West-Europa-Mission EV (West Europe Mission EV) in Wetzlar  http://www.wem-online.de/




Seeing that the Catholic view of the death of Jesus as “showing the way” and the actual salvation of people allegedly through their own undeserved suffering has no basis at all in Scripture and is therefore absurd and incomprehensible, we will insert an excerpt, from Discourse 30, from a lecture by the Catholic priest J. Pucher - appealing, by the way, to the then Cardinal Joseph Ratzinger - who expresses the background of this completely wrong new Catholic view in an entirely concrete way.





(Texts enclosed in a black frame are quoted from visitors to the site or other authors.)

(Why did Jesus have to die on the cross? / Lecture script JP00, 2001-03-25)

What did we learn from the catechism on the question why Jesus had to suffer death on the cross? In the fourth of the six fundamental articles of faith we are told - and I quote the exact words of the catechism - The second Person of the Divine Trinity became man, in order to redeem us through his death on the cross and to make us everlastingly blessed.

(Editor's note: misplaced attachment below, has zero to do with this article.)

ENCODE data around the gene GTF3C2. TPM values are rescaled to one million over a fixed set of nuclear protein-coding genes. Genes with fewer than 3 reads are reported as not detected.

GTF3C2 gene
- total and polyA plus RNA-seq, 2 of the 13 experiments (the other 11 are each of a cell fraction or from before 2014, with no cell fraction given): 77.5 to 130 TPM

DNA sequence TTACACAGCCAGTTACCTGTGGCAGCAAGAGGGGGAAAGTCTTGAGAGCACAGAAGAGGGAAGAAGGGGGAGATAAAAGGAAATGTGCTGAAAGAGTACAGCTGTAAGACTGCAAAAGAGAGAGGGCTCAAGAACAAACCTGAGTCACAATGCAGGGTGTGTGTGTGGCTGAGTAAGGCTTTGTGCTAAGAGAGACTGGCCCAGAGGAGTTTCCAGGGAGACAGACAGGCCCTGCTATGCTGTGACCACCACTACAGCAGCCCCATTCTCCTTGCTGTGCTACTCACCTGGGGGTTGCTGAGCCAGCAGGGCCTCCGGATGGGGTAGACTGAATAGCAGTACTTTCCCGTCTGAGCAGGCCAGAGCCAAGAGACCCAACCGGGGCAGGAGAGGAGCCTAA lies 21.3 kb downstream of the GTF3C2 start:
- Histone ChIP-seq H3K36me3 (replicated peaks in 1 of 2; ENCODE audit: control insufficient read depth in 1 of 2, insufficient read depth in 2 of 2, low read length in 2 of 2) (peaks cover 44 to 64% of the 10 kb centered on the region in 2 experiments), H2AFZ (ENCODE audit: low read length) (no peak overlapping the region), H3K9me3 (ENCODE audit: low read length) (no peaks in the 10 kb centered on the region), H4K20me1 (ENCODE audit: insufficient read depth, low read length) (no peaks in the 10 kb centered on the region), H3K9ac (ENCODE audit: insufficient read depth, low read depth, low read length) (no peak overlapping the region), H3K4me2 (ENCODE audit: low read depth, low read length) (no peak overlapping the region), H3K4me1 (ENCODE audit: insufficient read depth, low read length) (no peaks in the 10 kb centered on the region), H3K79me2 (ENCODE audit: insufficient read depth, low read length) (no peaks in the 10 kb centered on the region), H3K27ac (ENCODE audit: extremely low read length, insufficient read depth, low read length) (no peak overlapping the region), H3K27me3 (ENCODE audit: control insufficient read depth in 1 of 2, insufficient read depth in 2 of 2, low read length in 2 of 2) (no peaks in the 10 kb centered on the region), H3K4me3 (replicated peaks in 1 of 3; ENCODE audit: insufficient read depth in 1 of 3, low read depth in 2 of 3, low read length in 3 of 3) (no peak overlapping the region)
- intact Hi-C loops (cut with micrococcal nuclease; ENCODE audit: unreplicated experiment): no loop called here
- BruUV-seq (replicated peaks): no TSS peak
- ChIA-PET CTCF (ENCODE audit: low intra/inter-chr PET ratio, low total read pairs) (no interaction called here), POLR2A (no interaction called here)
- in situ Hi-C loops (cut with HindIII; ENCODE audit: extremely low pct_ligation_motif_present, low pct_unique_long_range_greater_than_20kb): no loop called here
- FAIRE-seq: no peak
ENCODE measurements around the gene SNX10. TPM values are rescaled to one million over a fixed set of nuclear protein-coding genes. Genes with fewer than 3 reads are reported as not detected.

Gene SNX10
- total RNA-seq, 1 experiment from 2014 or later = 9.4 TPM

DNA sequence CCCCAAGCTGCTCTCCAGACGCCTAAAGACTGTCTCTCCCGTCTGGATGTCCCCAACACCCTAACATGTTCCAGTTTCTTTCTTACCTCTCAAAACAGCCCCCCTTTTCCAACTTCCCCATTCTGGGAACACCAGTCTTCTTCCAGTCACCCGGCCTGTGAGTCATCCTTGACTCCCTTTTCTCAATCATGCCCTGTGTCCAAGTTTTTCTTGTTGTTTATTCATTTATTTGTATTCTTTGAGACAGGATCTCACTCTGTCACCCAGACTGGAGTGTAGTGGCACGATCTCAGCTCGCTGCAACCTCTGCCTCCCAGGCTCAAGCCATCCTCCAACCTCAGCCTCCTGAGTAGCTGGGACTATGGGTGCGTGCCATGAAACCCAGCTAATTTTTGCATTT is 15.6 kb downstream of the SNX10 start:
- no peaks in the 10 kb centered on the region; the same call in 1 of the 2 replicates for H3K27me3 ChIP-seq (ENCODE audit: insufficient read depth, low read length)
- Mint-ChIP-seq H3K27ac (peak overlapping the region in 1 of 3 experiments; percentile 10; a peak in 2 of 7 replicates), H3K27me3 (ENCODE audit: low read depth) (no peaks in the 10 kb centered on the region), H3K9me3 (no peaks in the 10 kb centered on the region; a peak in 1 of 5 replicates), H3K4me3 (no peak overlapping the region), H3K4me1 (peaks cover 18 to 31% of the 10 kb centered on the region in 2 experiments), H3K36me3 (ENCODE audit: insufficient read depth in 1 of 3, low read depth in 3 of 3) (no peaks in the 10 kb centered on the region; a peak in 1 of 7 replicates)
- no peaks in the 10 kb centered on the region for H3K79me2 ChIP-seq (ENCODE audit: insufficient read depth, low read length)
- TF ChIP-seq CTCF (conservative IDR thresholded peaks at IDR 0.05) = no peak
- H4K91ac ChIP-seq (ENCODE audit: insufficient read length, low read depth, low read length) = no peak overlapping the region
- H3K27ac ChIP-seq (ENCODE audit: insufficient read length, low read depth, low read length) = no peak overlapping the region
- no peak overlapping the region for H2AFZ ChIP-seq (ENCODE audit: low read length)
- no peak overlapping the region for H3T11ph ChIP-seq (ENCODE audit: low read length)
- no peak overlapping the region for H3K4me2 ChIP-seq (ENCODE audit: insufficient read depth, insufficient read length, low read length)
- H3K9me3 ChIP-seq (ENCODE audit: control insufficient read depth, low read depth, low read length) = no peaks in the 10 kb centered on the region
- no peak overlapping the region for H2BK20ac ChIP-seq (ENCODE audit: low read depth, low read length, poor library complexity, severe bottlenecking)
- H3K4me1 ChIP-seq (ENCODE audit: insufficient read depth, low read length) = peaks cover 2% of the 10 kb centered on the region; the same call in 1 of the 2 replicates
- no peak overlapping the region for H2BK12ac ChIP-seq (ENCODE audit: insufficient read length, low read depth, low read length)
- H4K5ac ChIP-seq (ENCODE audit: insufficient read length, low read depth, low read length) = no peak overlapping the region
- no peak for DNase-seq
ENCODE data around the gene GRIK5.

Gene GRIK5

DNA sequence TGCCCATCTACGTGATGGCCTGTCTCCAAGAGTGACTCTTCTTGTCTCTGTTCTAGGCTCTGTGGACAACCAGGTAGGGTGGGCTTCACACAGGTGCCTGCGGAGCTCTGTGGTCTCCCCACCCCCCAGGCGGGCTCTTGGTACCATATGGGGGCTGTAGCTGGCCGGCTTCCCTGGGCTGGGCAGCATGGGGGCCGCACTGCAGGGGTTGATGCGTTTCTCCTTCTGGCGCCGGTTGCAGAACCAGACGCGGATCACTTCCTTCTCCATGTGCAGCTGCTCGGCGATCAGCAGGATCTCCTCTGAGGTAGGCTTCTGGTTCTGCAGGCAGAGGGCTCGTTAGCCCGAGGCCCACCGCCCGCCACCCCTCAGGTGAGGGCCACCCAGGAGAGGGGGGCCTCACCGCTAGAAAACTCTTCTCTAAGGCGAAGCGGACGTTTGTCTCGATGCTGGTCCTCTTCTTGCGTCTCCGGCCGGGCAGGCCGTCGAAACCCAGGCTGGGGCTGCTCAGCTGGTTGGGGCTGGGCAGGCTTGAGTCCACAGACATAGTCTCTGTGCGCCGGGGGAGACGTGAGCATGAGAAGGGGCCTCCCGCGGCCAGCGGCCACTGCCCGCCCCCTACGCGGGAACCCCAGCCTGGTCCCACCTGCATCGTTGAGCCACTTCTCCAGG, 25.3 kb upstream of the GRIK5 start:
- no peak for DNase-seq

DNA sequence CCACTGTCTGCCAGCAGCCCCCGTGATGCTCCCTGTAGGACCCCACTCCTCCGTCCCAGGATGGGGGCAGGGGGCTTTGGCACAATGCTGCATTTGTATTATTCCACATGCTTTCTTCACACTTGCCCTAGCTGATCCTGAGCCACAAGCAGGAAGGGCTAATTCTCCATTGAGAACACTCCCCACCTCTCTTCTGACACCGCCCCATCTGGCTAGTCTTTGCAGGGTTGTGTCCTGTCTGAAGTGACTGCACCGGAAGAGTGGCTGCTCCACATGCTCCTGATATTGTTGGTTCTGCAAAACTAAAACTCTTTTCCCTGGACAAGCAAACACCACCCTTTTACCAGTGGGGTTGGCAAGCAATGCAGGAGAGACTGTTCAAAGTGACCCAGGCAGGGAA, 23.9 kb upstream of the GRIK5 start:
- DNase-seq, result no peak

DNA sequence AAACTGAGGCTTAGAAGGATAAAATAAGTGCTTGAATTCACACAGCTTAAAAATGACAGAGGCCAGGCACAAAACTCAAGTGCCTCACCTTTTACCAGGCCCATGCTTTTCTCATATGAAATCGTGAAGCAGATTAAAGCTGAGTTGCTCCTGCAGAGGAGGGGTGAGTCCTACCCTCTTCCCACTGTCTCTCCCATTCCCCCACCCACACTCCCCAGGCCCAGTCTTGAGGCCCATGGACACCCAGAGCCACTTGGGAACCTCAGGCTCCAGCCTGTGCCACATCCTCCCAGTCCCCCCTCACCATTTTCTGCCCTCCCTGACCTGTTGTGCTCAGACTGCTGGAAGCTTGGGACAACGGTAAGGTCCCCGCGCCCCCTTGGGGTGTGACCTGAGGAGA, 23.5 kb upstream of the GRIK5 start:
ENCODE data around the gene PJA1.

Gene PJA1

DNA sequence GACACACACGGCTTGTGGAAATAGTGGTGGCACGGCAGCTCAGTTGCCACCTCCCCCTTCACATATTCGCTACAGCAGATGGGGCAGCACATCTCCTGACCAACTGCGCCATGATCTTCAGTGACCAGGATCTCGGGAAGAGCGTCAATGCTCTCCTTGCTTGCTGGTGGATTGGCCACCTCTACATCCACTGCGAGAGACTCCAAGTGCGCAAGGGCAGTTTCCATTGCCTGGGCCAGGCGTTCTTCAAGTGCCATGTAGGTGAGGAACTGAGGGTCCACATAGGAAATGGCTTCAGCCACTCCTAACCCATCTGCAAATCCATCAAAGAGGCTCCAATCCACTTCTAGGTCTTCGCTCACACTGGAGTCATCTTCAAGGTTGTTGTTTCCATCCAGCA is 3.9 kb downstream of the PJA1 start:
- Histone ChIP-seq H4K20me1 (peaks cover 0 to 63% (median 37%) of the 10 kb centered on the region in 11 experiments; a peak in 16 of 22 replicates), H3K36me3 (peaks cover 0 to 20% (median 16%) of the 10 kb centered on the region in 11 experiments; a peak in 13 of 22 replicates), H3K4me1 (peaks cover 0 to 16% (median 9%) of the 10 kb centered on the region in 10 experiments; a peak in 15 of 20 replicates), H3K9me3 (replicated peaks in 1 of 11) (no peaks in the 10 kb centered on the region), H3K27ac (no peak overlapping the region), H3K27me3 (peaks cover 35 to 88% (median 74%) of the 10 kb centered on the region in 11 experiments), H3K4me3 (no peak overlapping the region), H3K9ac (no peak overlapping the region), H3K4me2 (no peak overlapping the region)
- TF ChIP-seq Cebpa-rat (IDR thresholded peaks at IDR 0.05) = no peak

This was interpreted in the sense that he had to suffer on the cross in order to redeem us. Only through his death on the cross have we been redeemed from our sins, and saved for eternal blessedness. (...)

What kind of an idea of God lies behind this? A “just” God, in the sense of one who demands satisfaction, who calls for the blood of his own Son to be shed on the cross before he is able to forgive. In terms of our present day feelings, this is rather a God of vengeance. Justice and satisfaction are the most important consideration to him, and for these he even sacrifices his own Son. This is the theology of the Middle Ages, and things are no longer seen quite in this way, nor is the gospel preached like this, but on the level of feeling, for many individuals, especially of the older generation, it is still very much a persisting influence. Most certainly it is not a biblical doctrine, and has nothing to do with the message of Jesus. (…)